Hans Ji Maharaj and formally incorporated in
1960. The DLM had as many as 2,000 Mahatmas, all from India or Tibet,
who taught the DLM's secret meditation techniques called "Knowledge".
The Mahatmas, called "realised souls", or "apostles", also served
as local leaders. After Hans Ji's death in 1966 his youngest son,
Prem Rawat (known then as Guru Maharaj Ji or Bagyogeshwar), succeeded
him. The young guru appointed some new Mahatmas, including one from
the United States. In one incident, a prominent Indian Mahatma nearly
beat a man to death in Detroit for throwing a pie at the guru. In
the early 1980s,
Prem Rawat replaced the Divine Light Mission
organization with the Elan Vital and replaced the Mahatmas with
initiators. The initiators did not have the revered status of the
Mahatmas, and they were drawn mostly from Western followers. In
the 2000s, the initiators were replaced by a video in which Rawat
teaches the techniques himself.
In popular culture
W.C. Fields used the pseudonym Mahatma Kane Jeeves when writing the
The Bank Dick
The Bank Dick (1940), in a play on both the word "Mahatma"
and a phrase an aristocrat might use when addressing a servant, before
leaving the house: "My hat, my cane, Jeeves".
Further information: Yati
Mewad Ramayana manuscript: The colophon in red: states text was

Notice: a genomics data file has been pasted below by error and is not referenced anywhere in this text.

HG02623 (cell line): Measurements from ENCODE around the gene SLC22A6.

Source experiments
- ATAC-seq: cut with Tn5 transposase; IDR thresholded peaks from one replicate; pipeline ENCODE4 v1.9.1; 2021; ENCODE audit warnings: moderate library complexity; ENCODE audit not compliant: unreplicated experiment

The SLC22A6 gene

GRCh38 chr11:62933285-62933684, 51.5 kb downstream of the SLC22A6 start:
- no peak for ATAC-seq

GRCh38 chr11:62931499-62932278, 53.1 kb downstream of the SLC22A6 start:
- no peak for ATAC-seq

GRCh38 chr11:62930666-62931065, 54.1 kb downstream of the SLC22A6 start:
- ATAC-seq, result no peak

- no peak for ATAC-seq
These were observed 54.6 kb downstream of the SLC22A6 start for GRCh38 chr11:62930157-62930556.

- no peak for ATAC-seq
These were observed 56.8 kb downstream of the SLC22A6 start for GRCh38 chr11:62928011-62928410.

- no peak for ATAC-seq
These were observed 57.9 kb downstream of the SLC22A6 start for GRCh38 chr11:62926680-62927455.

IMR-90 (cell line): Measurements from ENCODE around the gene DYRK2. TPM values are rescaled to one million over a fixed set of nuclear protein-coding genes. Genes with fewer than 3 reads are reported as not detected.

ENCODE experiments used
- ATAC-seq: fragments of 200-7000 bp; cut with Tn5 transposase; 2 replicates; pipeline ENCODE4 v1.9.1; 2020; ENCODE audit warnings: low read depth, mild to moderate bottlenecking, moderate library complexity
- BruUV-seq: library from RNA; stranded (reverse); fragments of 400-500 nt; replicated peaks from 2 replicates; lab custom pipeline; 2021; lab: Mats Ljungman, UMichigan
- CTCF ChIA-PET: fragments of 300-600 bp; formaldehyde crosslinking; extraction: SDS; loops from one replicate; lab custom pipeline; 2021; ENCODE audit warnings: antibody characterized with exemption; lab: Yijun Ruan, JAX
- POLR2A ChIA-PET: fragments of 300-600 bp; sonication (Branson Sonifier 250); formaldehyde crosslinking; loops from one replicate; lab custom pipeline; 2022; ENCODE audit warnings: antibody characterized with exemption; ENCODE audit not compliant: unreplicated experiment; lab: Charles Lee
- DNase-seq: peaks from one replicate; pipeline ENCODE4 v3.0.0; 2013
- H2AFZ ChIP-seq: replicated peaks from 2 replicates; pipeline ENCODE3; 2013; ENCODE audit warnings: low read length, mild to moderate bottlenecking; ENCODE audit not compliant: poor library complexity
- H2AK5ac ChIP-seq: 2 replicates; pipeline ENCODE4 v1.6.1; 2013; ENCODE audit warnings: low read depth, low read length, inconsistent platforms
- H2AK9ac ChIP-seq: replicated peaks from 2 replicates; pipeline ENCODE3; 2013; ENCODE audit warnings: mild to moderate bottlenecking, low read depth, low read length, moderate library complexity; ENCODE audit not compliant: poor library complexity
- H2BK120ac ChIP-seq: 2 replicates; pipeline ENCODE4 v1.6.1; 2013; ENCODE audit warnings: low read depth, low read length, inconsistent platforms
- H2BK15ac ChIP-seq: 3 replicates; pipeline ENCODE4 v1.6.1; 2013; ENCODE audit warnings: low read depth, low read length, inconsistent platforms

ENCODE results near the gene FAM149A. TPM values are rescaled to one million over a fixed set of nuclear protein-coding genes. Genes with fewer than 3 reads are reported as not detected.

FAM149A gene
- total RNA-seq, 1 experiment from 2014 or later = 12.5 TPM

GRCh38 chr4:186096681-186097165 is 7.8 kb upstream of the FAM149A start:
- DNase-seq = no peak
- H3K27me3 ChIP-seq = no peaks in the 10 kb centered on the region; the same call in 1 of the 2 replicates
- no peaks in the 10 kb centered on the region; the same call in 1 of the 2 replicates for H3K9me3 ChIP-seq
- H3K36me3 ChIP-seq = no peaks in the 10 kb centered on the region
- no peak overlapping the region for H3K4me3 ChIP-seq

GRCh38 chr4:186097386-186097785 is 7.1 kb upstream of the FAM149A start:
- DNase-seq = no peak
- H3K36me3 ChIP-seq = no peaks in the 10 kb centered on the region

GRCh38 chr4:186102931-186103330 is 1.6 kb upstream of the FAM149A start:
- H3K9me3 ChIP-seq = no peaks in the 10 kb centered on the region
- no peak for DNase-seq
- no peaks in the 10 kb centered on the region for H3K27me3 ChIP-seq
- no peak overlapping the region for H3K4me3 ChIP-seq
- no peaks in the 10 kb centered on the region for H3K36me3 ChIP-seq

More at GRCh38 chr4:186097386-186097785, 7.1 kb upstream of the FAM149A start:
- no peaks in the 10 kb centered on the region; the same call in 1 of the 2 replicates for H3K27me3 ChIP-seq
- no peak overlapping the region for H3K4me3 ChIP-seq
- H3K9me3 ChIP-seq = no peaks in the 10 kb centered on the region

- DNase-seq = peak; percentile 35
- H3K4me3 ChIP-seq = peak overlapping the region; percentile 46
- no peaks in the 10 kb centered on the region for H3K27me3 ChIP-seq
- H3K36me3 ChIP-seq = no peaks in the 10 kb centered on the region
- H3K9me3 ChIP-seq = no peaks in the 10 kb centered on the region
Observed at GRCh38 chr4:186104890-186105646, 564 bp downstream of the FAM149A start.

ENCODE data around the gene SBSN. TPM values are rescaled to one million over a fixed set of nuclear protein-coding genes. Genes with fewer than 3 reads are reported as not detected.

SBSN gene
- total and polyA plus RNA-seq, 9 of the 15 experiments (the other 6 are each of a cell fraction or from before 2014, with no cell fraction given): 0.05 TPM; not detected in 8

written by the Mahatma Hirananda, was commissioned by Acarya Jasvant
for the library of Maharana Jagat Singh I of Mewar. Finished on Friday
25 November 1650
Among the Jains the term Mahatma is used for class for scholars who
Mahatma Hirananda of Mewad
The Mewad Ramayana described as "one of the most beautiful
manuscripts in the world" has been digitally reunited after being
split between organisations in the UK and India for over 150 years, by
the British Library and CSMVS Museum in Mumbai. The colophon states
that the text, commissioned by Acarya Jasvant for the library of
Maharana Jagat Singh I of Mewar, was written by the Mahatma Hirananda,
was finished on Friday 25 November 1650. Mahatma Hirananda being a
Jain scribe, incorporated traditional
Jain scribal elements into the
Jain Mahatmas in the Dabestan-e Mazaheb
Dabestan-e Mazaheb often attributed to one Mohsin Fani,
written around 1655 CE. is a text written in the Mughal period that
describes various religions and philosophies the author
encountered. Its Section 11 is dedicated to Jainism. It states:
"Similar to the durvishes of both classes (Srivaras and Jatis) is a
third sect, called Mahá-átma; they have the dress and appearance of
Jatis; only they do not pluck their hair with tweezers, but cut it.
They accumulate money, cook their meal in their houses, drink cold
water, and take to them a wife." The term Mahatma was thus used for
priest/scholars who were not celibate. The present Persian edition of
the text by Rezazadeh Malik attributes it to the son and successor of
Azar Kayvan, 'Kay Khosrow Esfandiyar'.
K. Paul Johnson in his books speculates that the "Masters" that
Blavatsky wrote about and produced letters from were actually
idealizations of people who were her mentors. Aryel Sanat, author
of The inner life of Krishnamurti: private passion and perennial
wisdom, wrote that Johnson "claims in all of his books that there were
no Masters at all in early [Theosophical Society] history, & that